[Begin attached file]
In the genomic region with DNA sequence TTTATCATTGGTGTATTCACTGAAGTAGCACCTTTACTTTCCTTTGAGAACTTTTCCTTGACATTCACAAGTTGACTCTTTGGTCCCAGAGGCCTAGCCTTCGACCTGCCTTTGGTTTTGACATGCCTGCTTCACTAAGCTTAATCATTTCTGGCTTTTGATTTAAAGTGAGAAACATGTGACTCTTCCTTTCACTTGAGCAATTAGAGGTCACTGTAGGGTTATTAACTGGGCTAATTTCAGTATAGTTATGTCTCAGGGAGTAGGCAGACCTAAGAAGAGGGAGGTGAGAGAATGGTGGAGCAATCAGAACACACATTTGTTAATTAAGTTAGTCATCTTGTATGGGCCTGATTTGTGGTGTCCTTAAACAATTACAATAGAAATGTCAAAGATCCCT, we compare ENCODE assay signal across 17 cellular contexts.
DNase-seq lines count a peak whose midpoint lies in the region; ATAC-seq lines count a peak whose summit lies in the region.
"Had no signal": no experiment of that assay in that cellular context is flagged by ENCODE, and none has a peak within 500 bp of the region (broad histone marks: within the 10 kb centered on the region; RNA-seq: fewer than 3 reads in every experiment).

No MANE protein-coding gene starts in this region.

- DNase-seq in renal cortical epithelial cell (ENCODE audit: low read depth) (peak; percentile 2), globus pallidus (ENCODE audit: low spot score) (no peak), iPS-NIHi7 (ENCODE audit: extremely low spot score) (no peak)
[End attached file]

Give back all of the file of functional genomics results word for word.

In the genomic region with DNA sequence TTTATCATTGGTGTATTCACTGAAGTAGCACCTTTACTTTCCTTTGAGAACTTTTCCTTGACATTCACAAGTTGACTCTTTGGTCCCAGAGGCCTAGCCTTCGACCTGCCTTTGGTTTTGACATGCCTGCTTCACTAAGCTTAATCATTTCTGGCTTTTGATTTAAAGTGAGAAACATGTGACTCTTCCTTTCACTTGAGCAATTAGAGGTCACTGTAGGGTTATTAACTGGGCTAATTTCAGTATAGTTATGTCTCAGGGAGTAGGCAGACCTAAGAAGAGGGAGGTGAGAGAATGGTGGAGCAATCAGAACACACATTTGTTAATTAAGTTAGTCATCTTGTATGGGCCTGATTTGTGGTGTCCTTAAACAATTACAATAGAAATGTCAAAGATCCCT, we compare ENCODE assay signal across 17 cellular contexts.
DNase-seq lines count a peak whose midpoint lies in the region; ATAC-seq lines count a peak whose summit lies in the region.
"Had no signal": no experiment of that assay in that cellular context is flagged by ENCODE, and none has a peak within 500 bp of the region (broad histone marks: within the 10 kb centered on the region; RNA-seq: fewer than 3 reads in every experiment).

No MANE protein-coding gene starts in this region.

- DNase-seq in renal cortical epithelial cell (ENCODE audit: low read depth) (peak; percentile 2), globus pallidus (ENCODE audit: low spot score) (no peak), iPS-NIHi7 (ENCODE audit: extremely low spot score) (no peak)